The USS Marblehead (CL-12) was an Omaha-class light cruiser laid down on August 4, 1920, and launched on October 9, 1923. It was commissioned on November 3, 1923, under Capt. Chauncey Shackford’s command with the hull number CL-12 and served in the U.S. Navy for 22 years until it was decommissioned on November 1, 1945. During its activities, the ship carried a complement of 458 people on board and had its main missions in Boston, Samoa, Galapagos, Nicaragua, Pearl Harbor, Shanghai, Manila, Tarakan, Makassar Strait and Bahia. After the decommissioning, the ship was struck from the Navy List on November 28, 1945, and sold for scrapping in 1946. For the services brought to the country during World War II, the USS Marblehead received 2 battle stars.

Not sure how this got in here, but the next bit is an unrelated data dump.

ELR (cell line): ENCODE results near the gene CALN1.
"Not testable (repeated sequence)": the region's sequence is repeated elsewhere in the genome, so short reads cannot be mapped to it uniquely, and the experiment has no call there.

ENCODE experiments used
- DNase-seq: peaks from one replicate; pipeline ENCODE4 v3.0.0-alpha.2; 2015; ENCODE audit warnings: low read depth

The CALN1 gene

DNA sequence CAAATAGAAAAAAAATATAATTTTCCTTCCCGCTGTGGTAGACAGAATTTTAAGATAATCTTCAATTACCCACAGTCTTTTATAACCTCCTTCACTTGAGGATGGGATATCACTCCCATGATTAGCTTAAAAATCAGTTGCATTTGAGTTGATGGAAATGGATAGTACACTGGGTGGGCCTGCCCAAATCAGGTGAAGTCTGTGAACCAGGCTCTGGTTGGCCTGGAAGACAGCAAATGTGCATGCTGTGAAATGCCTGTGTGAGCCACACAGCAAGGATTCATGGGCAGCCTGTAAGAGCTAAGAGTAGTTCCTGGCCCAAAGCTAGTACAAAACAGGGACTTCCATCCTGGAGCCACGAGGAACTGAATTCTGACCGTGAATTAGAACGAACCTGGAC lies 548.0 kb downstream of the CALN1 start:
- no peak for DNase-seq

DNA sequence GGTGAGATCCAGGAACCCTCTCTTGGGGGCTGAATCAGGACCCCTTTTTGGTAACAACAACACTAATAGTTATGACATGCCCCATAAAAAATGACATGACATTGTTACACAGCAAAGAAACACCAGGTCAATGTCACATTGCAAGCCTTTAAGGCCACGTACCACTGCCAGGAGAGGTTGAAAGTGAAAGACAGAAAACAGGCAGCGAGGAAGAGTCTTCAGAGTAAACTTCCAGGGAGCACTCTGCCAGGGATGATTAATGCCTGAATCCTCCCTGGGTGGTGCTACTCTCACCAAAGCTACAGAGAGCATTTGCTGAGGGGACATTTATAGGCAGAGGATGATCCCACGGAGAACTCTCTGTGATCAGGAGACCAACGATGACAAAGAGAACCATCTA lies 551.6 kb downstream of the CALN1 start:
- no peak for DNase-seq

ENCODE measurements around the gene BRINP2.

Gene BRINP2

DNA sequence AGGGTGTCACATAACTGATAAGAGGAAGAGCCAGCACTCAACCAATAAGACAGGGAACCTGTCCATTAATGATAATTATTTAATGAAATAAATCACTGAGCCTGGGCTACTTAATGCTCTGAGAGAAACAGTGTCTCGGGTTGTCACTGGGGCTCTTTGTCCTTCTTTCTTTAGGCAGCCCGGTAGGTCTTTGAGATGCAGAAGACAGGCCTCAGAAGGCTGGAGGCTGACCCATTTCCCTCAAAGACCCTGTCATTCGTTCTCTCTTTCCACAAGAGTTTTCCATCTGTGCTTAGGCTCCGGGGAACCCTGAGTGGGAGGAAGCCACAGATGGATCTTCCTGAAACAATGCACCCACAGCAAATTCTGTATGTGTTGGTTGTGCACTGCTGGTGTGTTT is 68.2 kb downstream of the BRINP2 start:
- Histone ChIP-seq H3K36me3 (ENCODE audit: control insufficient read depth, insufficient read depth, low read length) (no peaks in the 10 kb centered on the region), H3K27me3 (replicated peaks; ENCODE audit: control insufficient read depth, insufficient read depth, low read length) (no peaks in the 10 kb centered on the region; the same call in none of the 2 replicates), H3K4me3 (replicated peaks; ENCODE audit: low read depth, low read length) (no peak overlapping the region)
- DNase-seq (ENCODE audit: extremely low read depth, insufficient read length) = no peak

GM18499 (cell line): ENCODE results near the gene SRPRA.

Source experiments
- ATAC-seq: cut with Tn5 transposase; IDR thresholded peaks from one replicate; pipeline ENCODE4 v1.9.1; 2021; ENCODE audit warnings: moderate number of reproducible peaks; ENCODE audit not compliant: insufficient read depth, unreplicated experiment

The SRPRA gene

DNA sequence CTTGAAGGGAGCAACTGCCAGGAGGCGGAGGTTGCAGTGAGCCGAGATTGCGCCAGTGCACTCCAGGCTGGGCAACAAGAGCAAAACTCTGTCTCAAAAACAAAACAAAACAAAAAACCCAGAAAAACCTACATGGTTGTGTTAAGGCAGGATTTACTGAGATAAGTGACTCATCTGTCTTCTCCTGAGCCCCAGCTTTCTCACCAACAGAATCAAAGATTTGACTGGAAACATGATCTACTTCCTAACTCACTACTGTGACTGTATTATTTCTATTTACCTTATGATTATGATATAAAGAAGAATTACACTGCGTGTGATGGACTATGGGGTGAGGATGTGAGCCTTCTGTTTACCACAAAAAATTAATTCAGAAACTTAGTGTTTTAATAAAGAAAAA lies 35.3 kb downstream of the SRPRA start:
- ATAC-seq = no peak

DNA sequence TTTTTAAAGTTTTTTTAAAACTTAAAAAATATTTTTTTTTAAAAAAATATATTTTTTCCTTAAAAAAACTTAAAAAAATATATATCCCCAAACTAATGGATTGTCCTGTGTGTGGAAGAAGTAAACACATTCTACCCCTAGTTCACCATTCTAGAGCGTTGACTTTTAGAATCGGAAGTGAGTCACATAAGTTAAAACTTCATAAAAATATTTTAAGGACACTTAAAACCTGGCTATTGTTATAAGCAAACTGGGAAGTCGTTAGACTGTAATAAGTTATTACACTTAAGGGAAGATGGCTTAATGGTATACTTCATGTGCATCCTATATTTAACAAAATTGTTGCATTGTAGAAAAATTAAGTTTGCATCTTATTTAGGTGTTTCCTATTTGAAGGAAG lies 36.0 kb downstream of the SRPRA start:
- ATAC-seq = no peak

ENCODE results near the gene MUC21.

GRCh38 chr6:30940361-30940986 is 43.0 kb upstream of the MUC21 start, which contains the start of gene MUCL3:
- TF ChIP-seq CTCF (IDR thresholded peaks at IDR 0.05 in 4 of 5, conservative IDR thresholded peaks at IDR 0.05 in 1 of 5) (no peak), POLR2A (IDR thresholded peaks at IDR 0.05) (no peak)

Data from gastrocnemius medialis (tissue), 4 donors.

The primary route of exposure to asbestos fibers is inhalation. Shortly after inhalation, the asbestos fibers which attached themselves to tissue start producing increasingly inflammation and scarring, and ultimately they will affect the lungs extensively. Asbestos fibers can cause genetic and cellular damage over the years, leading to lung cancer.